Making sense of a deepening crisis in Rakhine

The more attacks that the ARSA launches, the further we will be pushed away from a solution to the misery and desperation that blights the region.

THE CROWD that had gathered at Yangon’s Sule Shangri-La Hotel on August 24 to attend the launch of the final report of the Advisory Commission on Rakhine State left the event in a relatively optimistic mood.

While there were never going to be any easy fixes to the plethora of issues the government faces in tackling the situation in the state, the conversations in the corridors after the launch were upbeat; there was a general consensus that if the government followed the recommendations closely, then some progress could finally be made on a topic that has blighted the country for the past five years.

But the following morning, when news emerged of fresh attacks launched by the Arakan Rohingya Solidarity Army on police outposts in northern Rakhine, that optimism had almost entirely dissipated.

That is not to say that the recommendations put forward by the commission could not have an impact – in fact, last week’s developments show just how important a meaningful political solution will be.

Last week’s offensive represents the beginning of a newer, even darker chapter in the conflict in Rakhine State. They are a further indication that any meaningful resolution in the north of the state is a long way off – but also that peaceful means, such as that outlined in the commission’s final report, are the only way forward.

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The leaders of ARSA, the group that announced its presence with deadly surprise attacks on police outposts on October 9 last year, have justified the latest violence by saying it is a “legitimate step” towards freeing the Rohingya from what they call the oppressive Myanmar military.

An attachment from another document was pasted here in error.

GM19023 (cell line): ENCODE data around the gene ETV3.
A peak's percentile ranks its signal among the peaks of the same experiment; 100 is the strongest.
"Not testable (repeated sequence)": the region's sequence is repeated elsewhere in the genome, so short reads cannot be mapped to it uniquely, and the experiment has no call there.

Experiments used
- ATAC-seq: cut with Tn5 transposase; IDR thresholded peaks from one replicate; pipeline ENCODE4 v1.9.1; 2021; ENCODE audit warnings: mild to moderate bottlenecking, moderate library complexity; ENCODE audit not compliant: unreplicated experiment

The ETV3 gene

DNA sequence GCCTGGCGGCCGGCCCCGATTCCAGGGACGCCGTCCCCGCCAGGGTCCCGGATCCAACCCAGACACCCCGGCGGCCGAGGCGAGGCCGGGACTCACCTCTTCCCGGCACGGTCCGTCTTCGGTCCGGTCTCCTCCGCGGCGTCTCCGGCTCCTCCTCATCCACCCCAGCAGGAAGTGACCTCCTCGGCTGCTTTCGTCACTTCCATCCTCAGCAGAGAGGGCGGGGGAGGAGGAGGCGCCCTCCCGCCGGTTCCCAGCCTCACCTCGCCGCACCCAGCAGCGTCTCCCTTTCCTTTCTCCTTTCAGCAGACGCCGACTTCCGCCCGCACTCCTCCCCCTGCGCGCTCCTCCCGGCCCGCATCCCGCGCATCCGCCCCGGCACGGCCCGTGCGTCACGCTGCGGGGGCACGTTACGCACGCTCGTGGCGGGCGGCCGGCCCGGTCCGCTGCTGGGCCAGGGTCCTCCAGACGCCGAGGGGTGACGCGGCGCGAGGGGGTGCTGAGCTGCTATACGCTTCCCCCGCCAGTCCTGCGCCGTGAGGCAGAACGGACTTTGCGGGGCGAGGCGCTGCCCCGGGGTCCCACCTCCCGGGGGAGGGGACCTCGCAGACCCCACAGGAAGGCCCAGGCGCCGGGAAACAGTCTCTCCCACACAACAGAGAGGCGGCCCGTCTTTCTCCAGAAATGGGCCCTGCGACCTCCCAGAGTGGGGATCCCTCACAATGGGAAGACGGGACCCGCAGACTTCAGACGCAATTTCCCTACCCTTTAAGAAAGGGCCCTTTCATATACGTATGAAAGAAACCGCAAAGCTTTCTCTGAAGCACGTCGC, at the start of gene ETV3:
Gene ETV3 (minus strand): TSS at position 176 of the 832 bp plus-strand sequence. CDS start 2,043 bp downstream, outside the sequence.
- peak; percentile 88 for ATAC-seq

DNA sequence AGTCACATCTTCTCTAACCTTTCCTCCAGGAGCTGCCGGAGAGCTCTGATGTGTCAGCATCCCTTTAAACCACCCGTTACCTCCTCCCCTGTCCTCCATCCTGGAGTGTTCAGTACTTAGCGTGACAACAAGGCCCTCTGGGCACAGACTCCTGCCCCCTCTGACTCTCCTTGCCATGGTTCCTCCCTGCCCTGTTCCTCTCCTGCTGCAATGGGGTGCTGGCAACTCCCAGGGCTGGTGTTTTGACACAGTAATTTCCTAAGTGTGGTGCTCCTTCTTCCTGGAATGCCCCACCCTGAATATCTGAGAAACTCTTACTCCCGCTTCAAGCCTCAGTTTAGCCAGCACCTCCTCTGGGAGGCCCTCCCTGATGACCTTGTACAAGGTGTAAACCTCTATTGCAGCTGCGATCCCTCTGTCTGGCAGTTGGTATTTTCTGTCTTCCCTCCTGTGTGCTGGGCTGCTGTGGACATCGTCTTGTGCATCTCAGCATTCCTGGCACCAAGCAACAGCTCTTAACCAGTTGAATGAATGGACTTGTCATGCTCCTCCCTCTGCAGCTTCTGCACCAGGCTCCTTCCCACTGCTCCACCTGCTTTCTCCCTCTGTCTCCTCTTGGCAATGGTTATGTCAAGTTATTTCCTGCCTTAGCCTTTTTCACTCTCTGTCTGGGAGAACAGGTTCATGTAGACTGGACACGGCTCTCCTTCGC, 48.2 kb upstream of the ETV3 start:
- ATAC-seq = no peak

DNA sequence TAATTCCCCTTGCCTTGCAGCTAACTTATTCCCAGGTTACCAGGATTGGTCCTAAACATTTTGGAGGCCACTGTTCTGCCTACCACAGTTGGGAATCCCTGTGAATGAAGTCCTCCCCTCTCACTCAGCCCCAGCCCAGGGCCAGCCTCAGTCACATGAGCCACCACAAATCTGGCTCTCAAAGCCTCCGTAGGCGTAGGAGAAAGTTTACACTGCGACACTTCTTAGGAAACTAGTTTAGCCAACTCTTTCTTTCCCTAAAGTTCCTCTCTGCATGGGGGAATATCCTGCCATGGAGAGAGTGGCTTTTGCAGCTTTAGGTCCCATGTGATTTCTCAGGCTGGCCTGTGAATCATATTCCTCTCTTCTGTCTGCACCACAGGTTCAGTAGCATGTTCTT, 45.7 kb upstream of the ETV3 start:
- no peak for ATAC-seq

The Rohingya have certainly suffered more than most in Myanmar. The dreadful conditions many of them have been forced to endure after the 2012 violence, including restrictions on movement and lack of access to the most basic of services, represent the blackest of black marks on Myanmar’s transition to genuine democracy.

But in launching these latest attacks, the ARSA can hardly claim to have the best interests of the Rohingya people at heart. The ARSA leaders will have been fully aware that this violence will provoke a brutal response from the security forces and will only make life more desperate and dangerous for the average person living in the north of the state. It’s also hard to see this as anything other than an attempt to sabotage the work of the Advisory Commission on Rakhine State.

Frontier stands together with the rest of the people of Myanmar in condemning these attacks.

But we also believe it is crucial to differentiate between the actions of the ARSA and the general population of northern Rakhine, most of whom recognise that resorting to violence is never going to help them achieve their goals. They are also victims caught in the crossfire.

Violence begets violence. The more attacks that the ARSA launches – and the sad fact is that we assume that more can be expected in the months and years ahead – the further we will be pushed away from a solution to the misery and desperation that blights the region.

At the same time, the Myanmar authorities must also take their share of responsibility for the current situation. Decades of neglect, oppression and mismanagement in Rakhine State have laid the foundations for the conflict.

Extremism is bred from hopelessness. If you offer some reason for optimism, you will give young men in northern Rakhine State fewer reasons to side with the ARSA. Sadly, successive governments have failed to offer even the faintest glimmer of hope. That’s the primary reason we have ended up where we are today.

The recommendations from the Advisory Commission on Rakhine State offer a path forward; not all elements will be to everyone’s taste, but it is a document that seeks to acknowledge all viewpoints on an incredibly polarising issue.

The challenge now is that implementation has been made that much more difficult by the disturbing events of recent days. The Myanmar government needs to muster all the leadership skills it can to ensure that genuine progress is made.

It would be easy to shelve the Rakhine commission’s report in the wake of these attacks, when security seems the highest priority.

But the reality is that failure to address the underlying causes of the conflict will only sow the seeds of future violence.

The surest way to defeat the ARSA is not military strength and oppression. It is simply to make the group irrelevant, by showing an alternative path forward.

This editorial originally appeared in the August 31 issue of Frontier. 

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